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Rang 2019 mock draft: Defenders soar to the top

Houston's Ed Oliver already has declared for the 2019 NFL Draft.Thomas B. Shea-USA TODAY Sports

By Rob Rang, NFLDraftScout.com

Although the ink is barely dry on the 2018 NFL Draft, we at NFLDraftScout.com are already looking ahead to next spring.

The 2018 NFL draft was all about the quarterbacks, with five earning first-round selections, the most since five were selected in 1999. The next draft will counter with a load of QB-hungry linemen, led by a four-headed monster from Clemson.

The Tigers' first-round D-line prospects are Clelin Ferrell and Austin Bryant as edge players (DE/OLB), with insiders Christian Wilkins as a DT and Dexter Lawrence as a DT/NT.

Obviously, team needs and player stock will change over the course of the 2018 season so take this May mock draft as more of watch-list and fun peek ahead than set-in-stone declarations.

To keep the focus on the prospects rather than projecting which NFL might hoist the Lombardi Trophy in Atlanta next January, the selection order was created based on the inverse ranking of current Super Bowl odds as provided by Bovada.lv.

(For a comparison, check out Dane Brugler's 2019 mock draft, which has a different No. 1)

1. New York Jets -- Ed Oliver, DT, Houston*

A consistently dominant force over his first two years of college football, Oliver has already announced his intentions to leave for the NFL after the 2018 season, projecting as an Aaron Donald-like difference-maker.

2. Miami Dolphins -- Drew Lock, QB, Missouri

If the Dolphins are indeed selecting this high, Ryan Tannehill did not bounce back from last season's season-ending ACL tear as hoped. The strong-armed Lock led the country and set an SEC record with 44 touchdown passes a year ago.

3. Cincinnati Bengals -- Raekwon Davis, DE, Alabama*

Stop me if you've heard this before, but Nick Saban has another physical freak along the defensive line in Davis, who at 6-6, 303 pounds, might just be the most imposing player in college football.

4. Chicago Bears -- Clelin Ferrell, DE/OLB, Clemson*

Despite leading Clemson in tackles for loss (18) and sacks (9.5) as a redshirt sophomore last season, Ferrell has not yet generated as much national media attention as some of his teammates. His prototypical combination of length, burst and bend, however, could make him this year's most intriguing edge rusher.

5. Buffalo Bills -- Dexter Lawrence, DT/NG, Clemson*

GM Brandon Beane gambled heavily on the upside on quarterback Josh Allen and linebacker Tremaine Edmunds with bold draft day trades. At 6-3, 340 pounds, Lawrence boasts the size and power to warrant similar excitement for a defense line needing fresh bodies.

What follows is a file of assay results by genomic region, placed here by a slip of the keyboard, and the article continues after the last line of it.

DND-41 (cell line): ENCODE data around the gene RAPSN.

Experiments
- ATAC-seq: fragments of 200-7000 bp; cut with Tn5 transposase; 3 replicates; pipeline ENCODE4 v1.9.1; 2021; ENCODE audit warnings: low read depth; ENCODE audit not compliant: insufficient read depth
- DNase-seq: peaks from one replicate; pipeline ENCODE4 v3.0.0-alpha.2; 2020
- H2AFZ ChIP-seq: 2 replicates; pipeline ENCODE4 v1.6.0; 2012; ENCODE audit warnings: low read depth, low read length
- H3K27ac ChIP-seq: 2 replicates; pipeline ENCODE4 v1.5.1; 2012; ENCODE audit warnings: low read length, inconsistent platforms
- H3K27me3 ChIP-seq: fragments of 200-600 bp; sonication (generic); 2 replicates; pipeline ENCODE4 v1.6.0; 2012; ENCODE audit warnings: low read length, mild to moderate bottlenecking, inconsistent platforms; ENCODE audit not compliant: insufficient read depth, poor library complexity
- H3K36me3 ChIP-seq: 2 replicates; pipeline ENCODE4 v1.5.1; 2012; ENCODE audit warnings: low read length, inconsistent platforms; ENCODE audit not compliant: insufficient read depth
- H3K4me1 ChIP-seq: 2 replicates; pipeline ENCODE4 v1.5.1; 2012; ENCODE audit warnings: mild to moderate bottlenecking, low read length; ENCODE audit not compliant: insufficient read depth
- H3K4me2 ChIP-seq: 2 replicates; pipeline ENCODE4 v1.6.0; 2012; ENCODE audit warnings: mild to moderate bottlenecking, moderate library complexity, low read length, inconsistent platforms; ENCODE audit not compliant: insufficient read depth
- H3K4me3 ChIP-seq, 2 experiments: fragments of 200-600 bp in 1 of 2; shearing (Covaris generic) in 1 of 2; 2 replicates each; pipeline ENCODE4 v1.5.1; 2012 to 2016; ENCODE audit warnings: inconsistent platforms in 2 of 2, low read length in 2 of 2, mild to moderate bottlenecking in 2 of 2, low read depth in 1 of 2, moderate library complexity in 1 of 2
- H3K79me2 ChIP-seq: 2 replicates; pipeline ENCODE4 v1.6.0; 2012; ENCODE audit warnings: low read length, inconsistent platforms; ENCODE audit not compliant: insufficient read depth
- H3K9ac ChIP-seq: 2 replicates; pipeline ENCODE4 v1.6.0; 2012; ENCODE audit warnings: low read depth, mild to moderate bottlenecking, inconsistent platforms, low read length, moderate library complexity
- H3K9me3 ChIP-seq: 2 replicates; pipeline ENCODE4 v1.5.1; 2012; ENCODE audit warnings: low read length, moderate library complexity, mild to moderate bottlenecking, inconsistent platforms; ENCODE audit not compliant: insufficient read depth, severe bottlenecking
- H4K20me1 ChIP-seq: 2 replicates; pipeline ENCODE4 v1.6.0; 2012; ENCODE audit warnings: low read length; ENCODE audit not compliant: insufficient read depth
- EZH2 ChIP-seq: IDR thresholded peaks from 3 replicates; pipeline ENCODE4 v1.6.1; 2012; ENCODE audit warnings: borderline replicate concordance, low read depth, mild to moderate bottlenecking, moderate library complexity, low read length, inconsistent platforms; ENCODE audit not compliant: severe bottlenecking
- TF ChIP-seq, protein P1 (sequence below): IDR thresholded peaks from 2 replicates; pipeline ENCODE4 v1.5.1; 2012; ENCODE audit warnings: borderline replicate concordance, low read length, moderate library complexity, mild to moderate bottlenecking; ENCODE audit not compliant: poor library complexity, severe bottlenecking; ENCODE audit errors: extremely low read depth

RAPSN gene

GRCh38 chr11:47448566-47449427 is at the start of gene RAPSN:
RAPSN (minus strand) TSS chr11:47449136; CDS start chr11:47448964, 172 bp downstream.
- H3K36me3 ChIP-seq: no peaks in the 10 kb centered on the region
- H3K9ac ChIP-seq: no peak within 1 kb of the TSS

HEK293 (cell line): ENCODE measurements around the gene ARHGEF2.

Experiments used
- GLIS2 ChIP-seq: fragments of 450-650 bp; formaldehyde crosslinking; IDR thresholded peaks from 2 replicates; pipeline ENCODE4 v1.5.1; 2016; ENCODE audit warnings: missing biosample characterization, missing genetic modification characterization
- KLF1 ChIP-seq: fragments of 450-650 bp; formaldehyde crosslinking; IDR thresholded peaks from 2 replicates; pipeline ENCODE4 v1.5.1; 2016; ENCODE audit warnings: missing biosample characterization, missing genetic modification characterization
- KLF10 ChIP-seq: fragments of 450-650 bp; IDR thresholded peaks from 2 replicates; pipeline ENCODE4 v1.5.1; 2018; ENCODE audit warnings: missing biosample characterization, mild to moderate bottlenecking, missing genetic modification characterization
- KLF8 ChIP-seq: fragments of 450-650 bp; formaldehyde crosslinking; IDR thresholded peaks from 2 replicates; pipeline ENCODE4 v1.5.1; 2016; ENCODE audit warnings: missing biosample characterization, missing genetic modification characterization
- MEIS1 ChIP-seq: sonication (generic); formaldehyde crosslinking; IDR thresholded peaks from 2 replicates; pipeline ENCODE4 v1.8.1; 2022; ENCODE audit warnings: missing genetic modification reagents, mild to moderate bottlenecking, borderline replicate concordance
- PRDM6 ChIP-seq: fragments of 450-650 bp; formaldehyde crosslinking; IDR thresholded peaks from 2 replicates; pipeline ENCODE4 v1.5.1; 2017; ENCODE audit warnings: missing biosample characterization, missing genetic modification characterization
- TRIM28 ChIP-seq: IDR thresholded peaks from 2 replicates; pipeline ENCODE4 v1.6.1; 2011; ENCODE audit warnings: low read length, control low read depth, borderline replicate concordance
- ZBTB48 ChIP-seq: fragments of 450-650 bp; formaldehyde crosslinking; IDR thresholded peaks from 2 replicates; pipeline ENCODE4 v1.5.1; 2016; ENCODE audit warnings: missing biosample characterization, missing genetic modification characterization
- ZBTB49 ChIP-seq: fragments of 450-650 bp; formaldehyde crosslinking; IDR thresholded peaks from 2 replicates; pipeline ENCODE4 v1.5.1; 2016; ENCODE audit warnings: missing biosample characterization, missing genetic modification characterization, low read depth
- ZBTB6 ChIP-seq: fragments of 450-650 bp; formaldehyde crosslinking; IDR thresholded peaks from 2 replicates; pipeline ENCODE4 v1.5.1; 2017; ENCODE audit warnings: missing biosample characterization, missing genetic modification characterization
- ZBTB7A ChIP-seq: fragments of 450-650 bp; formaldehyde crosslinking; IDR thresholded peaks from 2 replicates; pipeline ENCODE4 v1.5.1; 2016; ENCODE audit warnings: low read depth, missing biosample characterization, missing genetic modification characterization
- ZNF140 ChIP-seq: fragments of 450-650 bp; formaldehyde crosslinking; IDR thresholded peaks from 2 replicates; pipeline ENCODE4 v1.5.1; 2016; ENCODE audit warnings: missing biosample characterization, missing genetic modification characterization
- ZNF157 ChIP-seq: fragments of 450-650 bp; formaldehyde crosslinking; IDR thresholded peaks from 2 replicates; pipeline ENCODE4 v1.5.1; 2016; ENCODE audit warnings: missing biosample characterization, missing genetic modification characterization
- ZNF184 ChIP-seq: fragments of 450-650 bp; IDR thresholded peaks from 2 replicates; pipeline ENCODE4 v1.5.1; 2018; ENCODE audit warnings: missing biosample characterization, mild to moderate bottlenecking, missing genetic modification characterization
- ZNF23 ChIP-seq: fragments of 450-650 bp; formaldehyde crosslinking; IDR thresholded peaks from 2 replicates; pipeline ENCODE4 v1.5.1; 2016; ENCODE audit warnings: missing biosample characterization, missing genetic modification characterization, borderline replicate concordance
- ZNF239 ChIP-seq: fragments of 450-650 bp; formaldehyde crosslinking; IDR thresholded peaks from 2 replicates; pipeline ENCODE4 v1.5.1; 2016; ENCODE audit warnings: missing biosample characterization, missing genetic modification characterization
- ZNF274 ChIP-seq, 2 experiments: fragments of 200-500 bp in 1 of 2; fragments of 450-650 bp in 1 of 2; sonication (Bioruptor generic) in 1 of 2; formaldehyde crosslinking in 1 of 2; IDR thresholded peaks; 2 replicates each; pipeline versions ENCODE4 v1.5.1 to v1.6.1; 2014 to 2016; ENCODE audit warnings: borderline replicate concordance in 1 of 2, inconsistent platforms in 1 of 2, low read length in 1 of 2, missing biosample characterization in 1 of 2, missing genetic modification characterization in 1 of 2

6. Arizona Cardinals -- Andraez "Greedy" Williams, CB, LSU*

Few produce NFL defensive backs like LSU, which saw Williams led the SEC in both passes broken up (16) and interceptions (six) in his first season of starting action. Pairing Williams with former LSU superstar Patrick Peterson would give the Cardinals a formidable 1-2 punch at cornerback.

7. Cleveland Browns -- Nick Bosa, DE/OLB, Ohio State*

A slightly smaller version of his older, Pro Bowl brother Joey, Nick Bosa is a legitimate No. 1 overall candidate with the chiseled physique, refined technique and hard-revving motor that virtually guarantee NFL success.

8. Washington Redskins -- Devin White, ILB, LSU*

The Bears nabbed Butkus-Award winning inside linebacker Roquan Smith at No. 8 overall in 2018 and White should earn similar attention if he can duplicate his terrific sophomore campaign.

9. Indianapolis Colts -- Christian Wilkins, DT, Clemson

An All-American at defensive end and defensive tackle, Wilkins offers terrific initial quickness, agility and versatility -- all traits in short supply for an Indianapolis defensive line that finished last in the AFC in sacks in 2017.

10. Tampa Bay Buccaneers -- Jonah Williams, OT, Alabama*

With left tackle Donovan Smith entering the final year of his rookie deal and likely to earn big dollars, the Bucs may want to keep an eye on quality young blockers, like Williams, a starter on the blindside for the Tide each of his first two years of college football.